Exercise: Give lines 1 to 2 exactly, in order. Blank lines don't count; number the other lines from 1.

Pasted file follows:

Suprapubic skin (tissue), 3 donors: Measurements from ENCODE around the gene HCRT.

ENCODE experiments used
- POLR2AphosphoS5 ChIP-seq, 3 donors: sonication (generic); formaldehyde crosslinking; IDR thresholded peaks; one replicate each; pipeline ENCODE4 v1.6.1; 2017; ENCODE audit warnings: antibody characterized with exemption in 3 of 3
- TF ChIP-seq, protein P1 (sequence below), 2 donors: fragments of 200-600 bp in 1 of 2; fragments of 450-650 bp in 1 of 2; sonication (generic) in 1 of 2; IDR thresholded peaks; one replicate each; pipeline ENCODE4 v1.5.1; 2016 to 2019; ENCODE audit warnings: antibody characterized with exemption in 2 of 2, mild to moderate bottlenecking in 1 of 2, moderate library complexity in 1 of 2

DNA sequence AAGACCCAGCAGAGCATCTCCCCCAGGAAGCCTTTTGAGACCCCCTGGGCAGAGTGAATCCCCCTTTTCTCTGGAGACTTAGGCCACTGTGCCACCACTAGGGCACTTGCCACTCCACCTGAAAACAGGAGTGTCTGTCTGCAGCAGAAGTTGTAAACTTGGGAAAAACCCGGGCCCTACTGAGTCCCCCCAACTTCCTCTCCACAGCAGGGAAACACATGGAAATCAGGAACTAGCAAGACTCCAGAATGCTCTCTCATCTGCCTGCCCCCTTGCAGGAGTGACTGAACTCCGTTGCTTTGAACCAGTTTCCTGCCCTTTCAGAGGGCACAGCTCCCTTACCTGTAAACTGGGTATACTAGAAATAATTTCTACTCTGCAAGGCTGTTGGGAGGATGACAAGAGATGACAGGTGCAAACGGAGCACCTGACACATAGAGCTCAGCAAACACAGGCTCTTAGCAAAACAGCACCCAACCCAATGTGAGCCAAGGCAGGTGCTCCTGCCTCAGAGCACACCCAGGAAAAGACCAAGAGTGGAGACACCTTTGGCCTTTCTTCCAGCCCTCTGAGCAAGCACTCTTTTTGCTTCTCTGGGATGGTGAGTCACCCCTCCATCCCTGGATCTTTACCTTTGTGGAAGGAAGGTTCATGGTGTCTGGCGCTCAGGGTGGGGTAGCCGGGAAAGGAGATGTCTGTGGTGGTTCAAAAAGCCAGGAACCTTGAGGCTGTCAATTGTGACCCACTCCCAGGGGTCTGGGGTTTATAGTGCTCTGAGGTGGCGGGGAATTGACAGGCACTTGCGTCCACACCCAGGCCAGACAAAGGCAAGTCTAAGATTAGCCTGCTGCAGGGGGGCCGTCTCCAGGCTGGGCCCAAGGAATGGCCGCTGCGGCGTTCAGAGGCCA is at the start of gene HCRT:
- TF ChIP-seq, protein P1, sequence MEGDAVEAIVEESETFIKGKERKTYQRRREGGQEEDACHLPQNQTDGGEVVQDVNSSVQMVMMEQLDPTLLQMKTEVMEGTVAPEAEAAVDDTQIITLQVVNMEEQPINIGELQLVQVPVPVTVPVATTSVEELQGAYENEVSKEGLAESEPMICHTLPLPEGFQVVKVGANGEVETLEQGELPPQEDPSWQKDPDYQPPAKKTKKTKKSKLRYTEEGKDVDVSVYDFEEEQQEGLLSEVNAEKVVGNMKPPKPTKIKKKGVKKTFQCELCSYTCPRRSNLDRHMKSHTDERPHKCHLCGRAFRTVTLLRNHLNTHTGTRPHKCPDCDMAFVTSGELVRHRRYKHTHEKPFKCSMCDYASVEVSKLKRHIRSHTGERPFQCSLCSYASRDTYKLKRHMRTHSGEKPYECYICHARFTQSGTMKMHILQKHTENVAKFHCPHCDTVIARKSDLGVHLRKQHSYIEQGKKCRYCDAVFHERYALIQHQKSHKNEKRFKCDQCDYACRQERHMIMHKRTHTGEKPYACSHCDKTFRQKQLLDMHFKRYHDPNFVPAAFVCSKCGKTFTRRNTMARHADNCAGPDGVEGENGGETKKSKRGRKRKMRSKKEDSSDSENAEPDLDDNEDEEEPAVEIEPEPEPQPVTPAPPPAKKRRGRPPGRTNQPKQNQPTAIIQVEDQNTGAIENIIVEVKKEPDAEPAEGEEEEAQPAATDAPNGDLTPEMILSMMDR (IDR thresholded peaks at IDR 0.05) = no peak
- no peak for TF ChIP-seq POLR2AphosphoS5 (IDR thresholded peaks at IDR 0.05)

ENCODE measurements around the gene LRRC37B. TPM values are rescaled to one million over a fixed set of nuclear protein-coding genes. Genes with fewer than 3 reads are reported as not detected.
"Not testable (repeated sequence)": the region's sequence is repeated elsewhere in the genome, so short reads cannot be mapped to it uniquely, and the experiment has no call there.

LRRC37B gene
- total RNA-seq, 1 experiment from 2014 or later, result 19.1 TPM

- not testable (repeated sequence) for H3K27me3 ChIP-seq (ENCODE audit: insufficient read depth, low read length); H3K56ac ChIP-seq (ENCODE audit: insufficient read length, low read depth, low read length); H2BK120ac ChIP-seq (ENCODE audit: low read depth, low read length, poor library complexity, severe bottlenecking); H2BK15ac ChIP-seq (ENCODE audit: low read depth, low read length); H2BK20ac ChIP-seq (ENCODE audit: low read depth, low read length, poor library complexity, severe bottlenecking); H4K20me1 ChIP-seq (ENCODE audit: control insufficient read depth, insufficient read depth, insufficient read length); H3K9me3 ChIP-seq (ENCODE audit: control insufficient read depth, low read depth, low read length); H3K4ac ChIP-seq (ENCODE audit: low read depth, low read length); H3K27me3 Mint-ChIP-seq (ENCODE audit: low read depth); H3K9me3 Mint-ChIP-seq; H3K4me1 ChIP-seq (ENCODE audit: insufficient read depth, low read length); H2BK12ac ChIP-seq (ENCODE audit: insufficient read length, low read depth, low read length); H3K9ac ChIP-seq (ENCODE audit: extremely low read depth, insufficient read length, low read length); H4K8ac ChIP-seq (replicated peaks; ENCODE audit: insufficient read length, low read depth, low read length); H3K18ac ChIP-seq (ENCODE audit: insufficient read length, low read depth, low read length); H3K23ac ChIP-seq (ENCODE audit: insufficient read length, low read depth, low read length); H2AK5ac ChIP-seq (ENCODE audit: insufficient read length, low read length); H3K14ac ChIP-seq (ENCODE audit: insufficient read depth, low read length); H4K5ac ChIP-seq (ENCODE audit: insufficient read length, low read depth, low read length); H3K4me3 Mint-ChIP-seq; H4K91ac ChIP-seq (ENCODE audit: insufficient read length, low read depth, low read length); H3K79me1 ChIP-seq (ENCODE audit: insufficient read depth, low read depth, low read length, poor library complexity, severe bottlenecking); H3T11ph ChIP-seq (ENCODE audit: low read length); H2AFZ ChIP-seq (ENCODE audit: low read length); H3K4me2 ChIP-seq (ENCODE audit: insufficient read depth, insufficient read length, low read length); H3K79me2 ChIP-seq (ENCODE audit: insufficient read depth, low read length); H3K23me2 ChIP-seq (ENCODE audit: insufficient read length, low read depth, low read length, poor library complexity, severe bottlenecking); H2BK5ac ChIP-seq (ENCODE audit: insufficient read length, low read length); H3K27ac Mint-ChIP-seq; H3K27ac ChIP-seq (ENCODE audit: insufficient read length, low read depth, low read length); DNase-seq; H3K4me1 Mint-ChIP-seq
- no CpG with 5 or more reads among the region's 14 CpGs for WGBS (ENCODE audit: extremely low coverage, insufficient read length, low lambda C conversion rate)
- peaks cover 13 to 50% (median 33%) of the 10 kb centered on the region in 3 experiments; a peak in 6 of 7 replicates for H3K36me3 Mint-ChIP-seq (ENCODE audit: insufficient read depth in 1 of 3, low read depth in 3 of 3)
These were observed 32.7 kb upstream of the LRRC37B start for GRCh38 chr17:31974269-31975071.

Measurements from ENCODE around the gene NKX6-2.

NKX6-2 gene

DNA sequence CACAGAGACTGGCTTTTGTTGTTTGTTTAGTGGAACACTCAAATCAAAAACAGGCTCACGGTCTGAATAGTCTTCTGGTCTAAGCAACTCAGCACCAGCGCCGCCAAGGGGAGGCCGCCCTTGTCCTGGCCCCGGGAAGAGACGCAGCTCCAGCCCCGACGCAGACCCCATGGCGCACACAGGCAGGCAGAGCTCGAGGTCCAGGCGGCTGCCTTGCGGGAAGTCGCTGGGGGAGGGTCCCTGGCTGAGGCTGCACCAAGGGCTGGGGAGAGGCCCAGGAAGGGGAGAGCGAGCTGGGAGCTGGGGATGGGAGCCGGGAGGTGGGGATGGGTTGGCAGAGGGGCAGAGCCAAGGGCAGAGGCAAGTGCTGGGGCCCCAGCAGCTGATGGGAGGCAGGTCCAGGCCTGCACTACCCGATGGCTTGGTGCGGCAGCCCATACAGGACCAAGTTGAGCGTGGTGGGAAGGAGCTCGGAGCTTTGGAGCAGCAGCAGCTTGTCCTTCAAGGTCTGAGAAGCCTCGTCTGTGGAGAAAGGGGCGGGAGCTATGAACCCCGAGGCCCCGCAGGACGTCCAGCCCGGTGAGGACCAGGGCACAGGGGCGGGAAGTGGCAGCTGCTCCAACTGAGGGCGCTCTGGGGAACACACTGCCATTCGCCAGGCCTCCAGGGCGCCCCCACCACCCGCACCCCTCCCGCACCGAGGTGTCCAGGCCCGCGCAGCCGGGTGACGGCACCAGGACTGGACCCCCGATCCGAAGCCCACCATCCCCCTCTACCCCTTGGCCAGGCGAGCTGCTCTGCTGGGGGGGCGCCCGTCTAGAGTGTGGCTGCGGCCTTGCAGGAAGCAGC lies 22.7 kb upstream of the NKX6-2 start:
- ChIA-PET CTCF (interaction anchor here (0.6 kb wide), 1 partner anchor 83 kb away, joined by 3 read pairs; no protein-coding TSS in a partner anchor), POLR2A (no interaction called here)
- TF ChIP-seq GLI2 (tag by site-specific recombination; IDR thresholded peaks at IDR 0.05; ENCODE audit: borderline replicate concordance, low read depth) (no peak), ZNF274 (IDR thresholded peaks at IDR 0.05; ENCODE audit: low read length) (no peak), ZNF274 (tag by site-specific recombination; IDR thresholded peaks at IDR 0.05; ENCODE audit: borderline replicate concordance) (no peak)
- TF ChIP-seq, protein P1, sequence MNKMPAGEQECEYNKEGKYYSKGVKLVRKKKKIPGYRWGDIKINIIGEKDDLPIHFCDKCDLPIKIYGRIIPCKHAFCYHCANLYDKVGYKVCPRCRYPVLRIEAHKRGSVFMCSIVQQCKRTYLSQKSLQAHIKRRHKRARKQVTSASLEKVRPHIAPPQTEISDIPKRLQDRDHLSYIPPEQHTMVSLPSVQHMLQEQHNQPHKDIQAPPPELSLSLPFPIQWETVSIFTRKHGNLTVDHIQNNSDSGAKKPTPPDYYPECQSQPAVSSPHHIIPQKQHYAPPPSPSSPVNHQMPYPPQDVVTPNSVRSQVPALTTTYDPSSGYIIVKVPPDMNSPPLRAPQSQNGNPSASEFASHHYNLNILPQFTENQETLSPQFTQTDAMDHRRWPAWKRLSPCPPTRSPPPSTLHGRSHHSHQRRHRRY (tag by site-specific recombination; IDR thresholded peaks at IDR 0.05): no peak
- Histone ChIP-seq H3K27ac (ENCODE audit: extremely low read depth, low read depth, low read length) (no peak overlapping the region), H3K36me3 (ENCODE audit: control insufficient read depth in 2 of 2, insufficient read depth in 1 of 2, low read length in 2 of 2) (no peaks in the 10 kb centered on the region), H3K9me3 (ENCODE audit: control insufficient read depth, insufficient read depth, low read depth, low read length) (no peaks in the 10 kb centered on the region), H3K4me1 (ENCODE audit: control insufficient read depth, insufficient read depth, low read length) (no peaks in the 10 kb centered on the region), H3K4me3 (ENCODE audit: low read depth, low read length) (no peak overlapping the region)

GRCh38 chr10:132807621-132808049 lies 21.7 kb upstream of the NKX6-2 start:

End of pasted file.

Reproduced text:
Suprapubic skin (tissue), 3 donors: Measurements from ENCODE around the gene HCRT.

ENCODE experiments used